- Pocket clip is not reversible or moveable
- Lip on the inside of the pocket clip snags on pocket
Originally, I liked the pocket clip’s design, as it was stiff and held the knife deep into the pocket. After more use, I sincerely dislike it. I’m right-handed, but I carry in my left front pocket. The fact that I can’t adjust this knife to how I prefer to carry it (blade tip down and back when folded) irritates me. I tied a leather lanyard to it so I can grab it quickly, but it’s not the same. I’m twice as fast at deploying my Brawler with my left hand than I am the Elementum, and it has nothing to do with the action.
Second, to make the Elementum sit deeply in the pocket, the pocket clip has a hooked shape. This hook has a lip where it screws to the handle of the knife. For a knife that’s so easy to use one-handed, I have to use two hands to put it back in my pocket: One to place the clip over the pocket and the other to manipulate my jeans so they don’t hang up on the lip.
I don’t wear expensive selvage jeans, but if I did, I’d be downright irritated at how the clip slides over the pocket. If CIVIVI simply recessed the clip into the handle, this wouldn’t be an issue at all.
CIVIVI Elementum: Overall
So if you’re looking to get down to the brass tax, here it is: The Elementum has not left my pocket for more than a day since I got it. I love this knife. I’ve been carrying it for weeks now, and it’s just a stellar piece. For the price, I don’t know if it’s beatable. Compared to my other assisted and non-assisted knives, it just feels like it’s light years ahead in design and quality.
Is it the perfect budget EDC knife? No; I can’t stand its pocket clip. But is it the best budget EDC knife? I have to say I think so at this point. It’s a well-built knife at a killer price point. It’s a great EDC knife for any guy who likes a quality tool that he can trust — because that’s exactly what this is.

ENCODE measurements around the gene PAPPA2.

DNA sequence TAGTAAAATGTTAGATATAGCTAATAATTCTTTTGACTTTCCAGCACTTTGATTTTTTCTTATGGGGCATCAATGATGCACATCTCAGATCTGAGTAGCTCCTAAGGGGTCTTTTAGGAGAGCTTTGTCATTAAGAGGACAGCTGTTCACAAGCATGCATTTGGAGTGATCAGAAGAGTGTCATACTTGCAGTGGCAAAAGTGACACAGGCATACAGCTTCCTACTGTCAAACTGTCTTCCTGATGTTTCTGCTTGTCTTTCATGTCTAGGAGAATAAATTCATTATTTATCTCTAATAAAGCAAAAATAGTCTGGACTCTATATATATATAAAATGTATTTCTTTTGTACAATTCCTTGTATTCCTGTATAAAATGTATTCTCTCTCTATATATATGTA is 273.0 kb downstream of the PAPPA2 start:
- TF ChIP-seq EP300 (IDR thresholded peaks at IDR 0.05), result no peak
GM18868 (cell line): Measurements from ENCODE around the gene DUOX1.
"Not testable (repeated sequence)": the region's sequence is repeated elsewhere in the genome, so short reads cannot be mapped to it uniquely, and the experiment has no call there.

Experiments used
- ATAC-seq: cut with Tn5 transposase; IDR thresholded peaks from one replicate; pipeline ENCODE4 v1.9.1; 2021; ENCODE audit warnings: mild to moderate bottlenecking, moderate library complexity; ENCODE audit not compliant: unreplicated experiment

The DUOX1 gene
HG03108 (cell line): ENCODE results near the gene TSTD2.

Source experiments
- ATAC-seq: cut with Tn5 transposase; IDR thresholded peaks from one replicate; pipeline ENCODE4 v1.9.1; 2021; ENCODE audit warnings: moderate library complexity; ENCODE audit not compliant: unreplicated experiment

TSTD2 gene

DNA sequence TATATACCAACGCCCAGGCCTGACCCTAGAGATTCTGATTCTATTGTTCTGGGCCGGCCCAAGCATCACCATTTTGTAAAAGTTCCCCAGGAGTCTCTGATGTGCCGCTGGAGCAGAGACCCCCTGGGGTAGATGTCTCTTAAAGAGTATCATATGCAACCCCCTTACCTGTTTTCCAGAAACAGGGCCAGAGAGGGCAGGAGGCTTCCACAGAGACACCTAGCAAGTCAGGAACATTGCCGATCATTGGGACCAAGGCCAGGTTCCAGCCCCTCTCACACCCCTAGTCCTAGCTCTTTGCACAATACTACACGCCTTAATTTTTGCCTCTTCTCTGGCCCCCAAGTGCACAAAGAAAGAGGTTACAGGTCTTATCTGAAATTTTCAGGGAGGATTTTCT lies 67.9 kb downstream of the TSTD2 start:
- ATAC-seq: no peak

Do you love or hate your Elementum? Is there a better budget-minded EDC knife out there? Have a thought someone else might find helpful? Let me know in the comments below. Also, be sure to subscribe to the email list so you don’t miss any awesome content like this.
CIVIVI Elementum Review FAQs
Are Civivi knives any good?
I’ve owned a few knives from Civivi and I’ve found the quality to be top-notch. Some of the company’s designs are a bit over-the-top, but everything works as it should and the materials are excellent. There are small issues, such as the pocket clip not being recessed, but overall, Civivi knives are excellent budget pieces.
What steel is the Elementum?
Civivi’s aim is for the budget-minded knife shopper, so it uses durable yet affordable D2 steel in the Elementum. It comes in satin and stonewashed, but there is also a Damascus blade.
Where are Civivi knives made?
This might be a deal-breaker for some hardcore EDC guys, but Civivi makes its knives in China. As a subsidiary of the Chinese brand WE Knives, it only makes sense that the brand would manufacture its knives in China. That said, there’s no reason to believe that there’s a sacrifice in design, usability, or quality.
Is the Civivi Elementum worth it?
The Elementum is absolutely worth it. If nothing changed about the Civivi other than its country of origin, it would cost twice the price. Since adding the Elementum to my collection, it’s one of the most carried knives I own.